For Release: Friday, May 18, 2012
DEC: Second Annual Emerald Ash Borer Awareness Week Starts May 20
Governor Cuomo Signs Proclamation to Encourage Residents to Learn About Emerald Ash Borer and Report Infestations to DEC
Emerald Ash Borer (EAB) Awareness Week will be held from May 20 - May 26, 2012 to encourage state residents and visitors to become better educated about the emerald ash borer and the destruction it causes to trees, the New York State Department of Environmental Conservation (DEC) announced today. In observance of EAB Awareness Week, Governor Andrew M. Cuomo issued a proclamation urging all New Yorkers to exercise environmental stewardship to protect trees from infestation that can be devastating to landscapes, habitats and forest product industries.
"With Memorial Day marking the beginning of the camping season, it is important to remind those traveling in New York State to only use local firewood," said DEC Commissioner Joe Martens. "By stopping the human transport of this insect and increasing early detection of new infestations, we can greatly reduce the economic and environmental damages this pest can cause."
As part of EAB Awareness Week, DEC, Cornell Cooperative Extension, the State Office of Parks, Recreation and Historic Preservation and volunteers will post signs and tie ribbons on more than 6,000 ash trees along selected streets and in parks around the state that are populated with ash trees.
DEC's Assistant Commissioner for Natural Resources Kathy Moser and New York State Forester Rob Davies attached the signs to several ash trees in Albany's riverfront park, the Corning Preserve today in preparation for Awareness Week. These signs are among the hundreds that will be placed in the City of Albany. The signs inform citizens that those ash trees, and all of New York's 900 million ash trees, could be killed by the emerald ash borer.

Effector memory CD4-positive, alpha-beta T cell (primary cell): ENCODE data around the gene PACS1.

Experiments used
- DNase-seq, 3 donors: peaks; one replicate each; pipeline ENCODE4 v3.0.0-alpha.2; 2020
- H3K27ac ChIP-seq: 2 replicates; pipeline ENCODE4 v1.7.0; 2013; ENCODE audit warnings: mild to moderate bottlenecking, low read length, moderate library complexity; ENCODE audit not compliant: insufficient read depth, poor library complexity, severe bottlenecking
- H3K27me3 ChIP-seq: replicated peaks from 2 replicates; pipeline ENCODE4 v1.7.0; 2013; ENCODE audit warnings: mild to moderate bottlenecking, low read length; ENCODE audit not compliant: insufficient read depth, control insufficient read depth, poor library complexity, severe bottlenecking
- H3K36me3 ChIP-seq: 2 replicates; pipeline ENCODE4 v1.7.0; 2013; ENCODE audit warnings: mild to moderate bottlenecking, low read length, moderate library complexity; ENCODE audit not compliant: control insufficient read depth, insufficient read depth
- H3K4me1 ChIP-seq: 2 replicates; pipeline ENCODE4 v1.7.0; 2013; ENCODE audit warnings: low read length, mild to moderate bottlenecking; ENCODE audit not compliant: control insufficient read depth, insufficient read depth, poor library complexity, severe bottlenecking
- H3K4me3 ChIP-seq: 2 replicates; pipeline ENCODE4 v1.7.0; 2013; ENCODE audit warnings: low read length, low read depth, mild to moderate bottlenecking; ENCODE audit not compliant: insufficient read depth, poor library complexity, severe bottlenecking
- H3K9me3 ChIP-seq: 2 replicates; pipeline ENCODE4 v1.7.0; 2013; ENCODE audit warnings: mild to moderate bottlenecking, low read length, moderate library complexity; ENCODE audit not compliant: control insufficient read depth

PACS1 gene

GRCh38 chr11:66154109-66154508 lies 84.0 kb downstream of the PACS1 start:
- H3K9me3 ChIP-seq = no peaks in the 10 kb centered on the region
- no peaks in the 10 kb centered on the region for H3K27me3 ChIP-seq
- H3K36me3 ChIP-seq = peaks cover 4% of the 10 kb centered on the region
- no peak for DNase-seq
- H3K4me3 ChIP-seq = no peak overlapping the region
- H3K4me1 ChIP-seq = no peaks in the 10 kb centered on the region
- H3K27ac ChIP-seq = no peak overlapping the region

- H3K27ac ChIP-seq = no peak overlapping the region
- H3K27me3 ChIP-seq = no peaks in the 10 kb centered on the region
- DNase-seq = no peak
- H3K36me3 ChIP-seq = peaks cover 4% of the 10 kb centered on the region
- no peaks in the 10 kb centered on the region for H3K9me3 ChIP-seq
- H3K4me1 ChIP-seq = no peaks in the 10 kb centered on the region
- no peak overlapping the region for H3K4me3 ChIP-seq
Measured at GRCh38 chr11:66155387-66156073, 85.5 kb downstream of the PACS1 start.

New York State Agriculture Commissioner Darrel J. Aubertine said, "The lives of all New Yorkers could be impacted by the presence of EAB in our state. This pest threatens street trees, parks and forest resources. Therefore, we need to all work together to help slow its spread, this month and every month."
The emerald ash borer, first discovered in New York in 2009, is an invasive insect that kills all types of ash trees. Seven counties in Western New York and five in the Hudson Valley currently have infestations and state agencies are working diligently to stop the movement of beetles out of these areas in firewood and other wood products. Tens of millions of ash trees have been killed in the United States by the emerald ash borer and the hundreds of millions of ash trees in New York are at risk.
To help slow the spread of EAB, citizens are asked to avoid moving firewood and to look for and report the signs of the beetle on ash trees. Citizens should be aware of New York State's firewood regulations (link leaves DEC's website) on Westlaw's website which restrict the movement of untreated firewood to 50 miles, and EAB quarantines, preventing the spread of potentially infested materials.
In cooperation with the USDA Animal Plant Health Inspection Service (APHIS), several partners are placing purple panel traps throughout the state to help find new infestations. These traps have been used for the past several years, and have been instrumental in identifying EAB infestations across the state.
DEC forest health crews are attacking the infestations in all affected counties and the USDA Forest Service is actively participating in the efforts to slow the spread of this insect in the lower Hudson Valley. DEC is conducting surveys to find and cut infested trees and then chipping them to destroy the beetles inside. These crews are also preparing special trap trees in the infested areas so the beetles are enticed to stay nearby, where they can be easily destroyed next year. This technique dramatically reduces the rate of spread of the infestation and keeps it in a location where the trees with beetles in them can be identified.
To report possible infestations, fill out the Emerald Ash Borer Survey Form or for more information, visit the DEC website and search "emerald ash borer," or call DEC's toll-free hotline at 1-866-640-0652.